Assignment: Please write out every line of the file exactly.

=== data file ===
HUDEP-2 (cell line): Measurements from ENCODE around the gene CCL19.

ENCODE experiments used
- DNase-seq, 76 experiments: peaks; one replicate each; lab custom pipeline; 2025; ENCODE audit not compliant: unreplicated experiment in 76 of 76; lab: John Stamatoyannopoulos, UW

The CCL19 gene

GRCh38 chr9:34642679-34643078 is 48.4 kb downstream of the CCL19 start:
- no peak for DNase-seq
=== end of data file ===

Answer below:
HUDEP-2 (cell line): Measurements from ENCODE around the gene CCL19.

ENCODE experiments used
- DNase-seq, 76 experiments: peaks; one replicate each; lab custom pipeline; 2025; ENCODE audit not compliant: unreplicated experiment in 76 of 76; lab: John Stamatoyannopoulos, UW

The CCL19 gene

GRCh38 chr9:34642679-34643078 is 48.4 kb downstream of the CCL19 start:
- no peak for DNase-seq